CFHS code : AG175
Parish : St Andrew the Great
Inscription : In Memory of [JOAN RHODA] the beloved wife of [JOHN] CONSTABLE also WILLIAM ———– son of the —–
Monument : Headstone/Stone cross (broken)
Above information from Cambridge Family History Society Survey
Lat Lon : 52.202751, 0.13649762
Located to the east of the west path hidden under a bush. We were unable to check the inscription on this monument but used the grave register to establish the identities of those buried here. W H Constable and Julia Chapman. A note in the margin informs us that there are five more people buried in the two graves that are in row 3, plots 8 and 9 the other grave being AG174
Inscription this may be the wording
In Memory of ADELINE RHODA the beloved wife of JOHN CONSTABLE
Also WILLIAM ———– son of the —–
Adeline Rhoda Constable (née Battell) (12 August 1833 – 1867)
Adeline was the daughter of Edward and Sarah Battell and was baptised on 28 June 1837. Her father was a master tailor. In 1851 she was living with her family at 5 Market Street and was working alongside three of her four sisters as a milliner.
She married William Henry Constable at Holy Trinity Church on August 16 1854. William was a stained glass artist and the family went to live in Warwick, where their three children were born: Caroline Emma (1855-1915), Alice Julia and Ernest William (both buried in this grave). Adeline died in Warwick aged 34 years old and is believed to have been buried there.
William Henry Constable (22 October 1830 – 13 October 1892)
William was born in Bury St Edmunds Suffolk and was the son of Keeble and Harriett (née Clodd), brother of Keeble and Thomas. He was baptised at St Mary’s Square Wesleyan Chapel in Bury St. Edmunds on 1 December 1830. The family had moved to Cambridge by at least 1847, where Keeble worked as a millwright and machine inventor and aged 21 William was already working as a glass stainer. After he was widowed he returned to Cambridge and lived 29 Hills Road, Cambridge (1871). He married Mary Ann Wright (1835-) in 1871 but the couple appear to have lived separate lives. In 1881 William was living at 4 College Terrace with children Julia and William before moving with Julia to 6 Petersfield (1891). Mary meanwhile lived at Devonshire Road with her companion Susannah Lambert.
William worked as stained glass artist and founded ‘The Cambridge Stained Glass Works’ which principally produced church windows. He won a number of ‘gold and silver medal at various exhibitions and [was] favoured with Royal patronage’ (although no detail on this royal commission has been found). In June 1872 The Cambridge Chronicle and Journal reported that Wiliam was preparing a new west window for St. Clement’s Church, depicting the Presentation of Jesus, the Anunciation and the Adoration. Before being placed at St. Clement’s it was ‘for some time on view at the International Exhibition, as specimens of this description of work. The same artist has finished an east window for St. Peter’s, Bengeworth, Worcestershire. This is in the decorated style, and has been inspected and very much admired by many of those locally interested in church window illumination…..the fall of the drapery is particularly noticeable and the epxression of features is always life-like in Mr. Constable’s treatment, rendering it distinguishable from the petrified or ‘dummy’ looking figures in glass one sometimes sees stuck up in places which ought to be free from such abominable disfigurements’.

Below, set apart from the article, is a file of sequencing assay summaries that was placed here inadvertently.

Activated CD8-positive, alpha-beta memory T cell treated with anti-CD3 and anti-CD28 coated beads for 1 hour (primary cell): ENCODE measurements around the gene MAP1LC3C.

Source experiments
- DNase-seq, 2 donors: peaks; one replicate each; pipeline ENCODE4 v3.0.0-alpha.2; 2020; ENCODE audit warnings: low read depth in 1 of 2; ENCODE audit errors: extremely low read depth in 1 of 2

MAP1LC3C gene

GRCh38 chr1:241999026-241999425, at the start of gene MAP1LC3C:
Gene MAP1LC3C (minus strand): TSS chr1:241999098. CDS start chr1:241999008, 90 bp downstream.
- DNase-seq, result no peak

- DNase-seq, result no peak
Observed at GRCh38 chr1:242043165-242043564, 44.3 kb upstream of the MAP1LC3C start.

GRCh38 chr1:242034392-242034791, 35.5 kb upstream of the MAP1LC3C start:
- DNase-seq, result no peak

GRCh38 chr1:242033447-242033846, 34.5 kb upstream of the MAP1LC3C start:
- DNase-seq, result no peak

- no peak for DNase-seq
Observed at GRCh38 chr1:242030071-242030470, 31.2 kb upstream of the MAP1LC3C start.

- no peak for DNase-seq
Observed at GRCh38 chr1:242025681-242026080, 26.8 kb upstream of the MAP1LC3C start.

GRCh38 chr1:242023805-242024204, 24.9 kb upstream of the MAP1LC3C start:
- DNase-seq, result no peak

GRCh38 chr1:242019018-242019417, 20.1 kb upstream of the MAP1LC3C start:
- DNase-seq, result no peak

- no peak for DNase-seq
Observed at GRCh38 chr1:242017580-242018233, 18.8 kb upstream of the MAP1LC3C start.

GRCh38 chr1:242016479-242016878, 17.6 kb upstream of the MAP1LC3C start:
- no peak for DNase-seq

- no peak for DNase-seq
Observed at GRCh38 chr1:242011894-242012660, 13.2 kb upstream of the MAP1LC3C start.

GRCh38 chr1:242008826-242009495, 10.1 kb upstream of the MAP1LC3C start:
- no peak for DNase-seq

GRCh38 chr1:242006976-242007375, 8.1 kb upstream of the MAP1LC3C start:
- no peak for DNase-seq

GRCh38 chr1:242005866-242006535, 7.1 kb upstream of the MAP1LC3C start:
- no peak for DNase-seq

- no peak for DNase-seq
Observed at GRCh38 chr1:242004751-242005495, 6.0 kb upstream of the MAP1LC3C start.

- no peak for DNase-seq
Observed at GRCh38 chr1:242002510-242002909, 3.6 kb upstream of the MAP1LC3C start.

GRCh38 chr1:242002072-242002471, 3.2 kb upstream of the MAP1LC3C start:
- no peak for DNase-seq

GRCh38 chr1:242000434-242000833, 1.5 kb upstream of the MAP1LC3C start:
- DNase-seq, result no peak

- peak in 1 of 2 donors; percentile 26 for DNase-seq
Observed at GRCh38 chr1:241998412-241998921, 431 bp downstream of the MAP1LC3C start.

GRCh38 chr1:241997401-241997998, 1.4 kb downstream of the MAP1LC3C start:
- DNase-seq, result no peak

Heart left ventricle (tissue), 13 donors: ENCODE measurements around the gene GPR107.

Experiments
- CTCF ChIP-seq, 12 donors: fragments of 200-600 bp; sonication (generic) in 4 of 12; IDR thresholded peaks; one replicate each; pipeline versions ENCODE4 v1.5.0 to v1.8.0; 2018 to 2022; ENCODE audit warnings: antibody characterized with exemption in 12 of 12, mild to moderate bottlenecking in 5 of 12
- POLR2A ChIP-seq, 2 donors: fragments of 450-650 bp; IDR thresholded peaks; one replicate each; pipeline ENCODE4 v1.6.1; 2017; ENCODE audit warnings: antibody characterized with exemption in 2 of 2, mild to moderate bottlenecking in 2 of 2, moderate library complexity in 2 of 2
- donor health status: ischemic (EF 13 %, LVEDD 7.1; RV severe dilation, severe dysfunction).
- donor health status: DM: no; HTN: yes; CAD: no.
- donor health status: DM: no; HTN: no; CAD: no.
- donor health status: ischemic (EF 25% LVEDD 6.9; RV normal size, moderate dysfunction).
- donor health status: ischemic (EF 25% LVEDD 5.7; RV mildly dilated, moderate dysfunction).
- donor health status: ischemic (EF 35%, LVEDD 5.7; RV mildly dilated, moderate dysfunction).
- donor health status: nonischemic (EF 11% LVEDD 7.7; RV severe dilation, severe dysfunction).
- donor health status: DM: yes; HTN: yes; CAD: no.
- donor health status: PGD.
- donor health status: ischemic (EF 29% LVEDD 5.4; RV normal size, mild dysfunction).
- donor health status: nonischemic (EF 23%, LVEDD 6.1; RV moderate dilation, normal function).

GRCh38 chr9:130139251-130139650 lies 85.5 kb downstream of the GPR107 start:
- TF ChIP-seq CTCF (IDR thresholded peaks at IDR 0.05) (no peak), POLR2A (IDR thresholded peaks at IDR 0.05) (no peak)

He also designed windows for All Saints’ Church, Newmaret which was consecrated in September 1877 and the Chapel of St. James the Greater, Hatley St George, Cambridgeshire. He is also known to have designed a window at St. Botolph’s Church, more of which can be read here. In 1876 William’s work was part of the British Section of the International Exhibition of Philadelphia. In May 1889 he designed and executed a memorial window in Over church, commissioned by a Mrs Buller in memory of her mother, father and husband.
He died at home at the age of 61. A short obituary in the Cambridge Chronicle and Journal described him as ‘William. H. Constable F.S.A..sole proprietor of the well-known Cambridge Stained Glass Works, and one of our most respected tradesmen’.
William Ernest Constable ( 1862 – 18 March 1885)
William was born in Warwick and by 1881 was assisting his father in the family stained glass business. He died at the Avenue (now Brooklands Avenue) aged 23 years old.
Alice Julia (Julia) Chapman (née Constable) (13 June 1860 – 3 February 1944)
Julia was born in Warwick, and baptised at St. Nicholas’ Church on 6 July 1860. She lived with her father until his death and in 1891 was working as an assistant schoolmistress. Julia married Rev. Arthur Valentine Chapman (1871-1912) on 28 June 1893 at St. Matthew’s Church. Arthur was ordained in 1900 and served as a curate in Shoebury, Essxex (1901) before being appointed Rector of Stainton-le-Vale, and Vicar of Kirmond-le-Mire in Lincolnshire (1902). In 1910 Arthur was appointed Vicar of Bottesford, Lincolnshire and in 1911 he and Julia were living at the Vicarage in Bottesford with general servant Eva Taylor. Julia was widowed in December 1912 when Arthur died in a nursing home in Lincoln aged 41 years old. She returned to live in Cambridge at 52 Maid’s Causeway (1921-1927) and 36 Parsonage Street (1928-1938). In 1939 she was living alone at 36 Newmarket Road, and died at at Chesterton Hospital.
CFHS transcripts of parish and census records
Ancestry resources: birth records, death records and census records
By Mary Naylor (with some additional information by Claire Martinsen)